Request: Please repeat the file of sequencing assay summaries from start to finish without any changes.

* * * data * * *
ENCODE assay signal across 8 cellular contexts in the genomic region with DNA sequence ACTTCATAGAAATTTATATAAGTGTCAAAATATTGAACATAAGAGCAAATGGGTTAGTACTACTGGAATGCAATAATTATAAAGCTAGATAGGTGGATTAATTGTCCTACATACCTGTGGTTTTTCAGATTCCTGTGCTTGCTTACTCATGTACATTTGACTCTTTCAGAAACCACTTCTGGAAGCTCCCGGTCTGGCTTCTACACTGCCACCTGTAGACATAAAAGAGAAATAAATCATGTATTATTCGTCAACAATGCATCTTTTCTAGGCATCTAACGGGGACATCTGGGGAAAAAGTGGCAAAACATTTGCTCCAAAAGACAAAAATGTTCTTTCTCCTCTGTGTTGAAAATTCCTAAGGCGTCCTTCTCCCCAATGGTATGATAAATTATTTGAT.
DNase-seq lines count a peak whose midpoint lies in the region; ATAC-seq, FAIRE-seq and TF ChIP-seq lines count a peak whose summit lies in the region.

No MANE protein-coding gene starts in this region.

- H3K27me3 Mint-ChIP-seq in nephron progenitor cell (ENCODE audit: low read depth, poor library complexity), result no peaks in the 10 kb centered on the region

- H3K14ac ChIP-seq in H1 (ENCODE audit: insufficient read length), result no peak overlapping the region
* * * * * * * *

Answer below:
ENCODE assay signal across 8 cellular contexts in the genomic region with DNA sequence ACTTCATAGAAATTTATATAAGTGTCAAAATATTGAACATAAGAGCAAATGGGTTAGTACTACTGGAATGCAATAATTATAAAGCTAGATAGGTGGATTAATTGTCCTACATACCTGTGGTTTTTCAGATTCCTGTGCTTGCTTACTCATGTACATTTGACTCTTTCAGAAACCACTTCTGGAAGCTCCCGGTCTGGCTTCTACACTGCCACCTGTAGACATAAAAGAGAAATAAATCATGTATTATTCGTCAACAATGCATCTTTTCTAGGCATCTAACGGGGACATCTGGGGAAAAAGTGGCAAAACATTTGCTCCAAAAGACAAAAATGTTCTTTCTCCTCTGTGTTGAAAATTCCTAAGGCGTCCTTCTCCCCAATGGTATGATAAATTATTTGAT.
DNase-seq lines count a peak whose midpoint lies in the region; ATAC-seq, FAIRE-seq and TF ChIP-seq lines count a peak whose summit lies in the region.

No MANE protein-coding gene starts in this region.

- H3K27me3 Mint-ChIP-seq in nephron progenitor cell (ENCODE audit: low read depth, poor library complexity), result no peaks in the 10 kb centered on the region

- H3K14ac ChIP-seq in H1 (ENCODE audit: insufficient read length), result no peak overlapping the region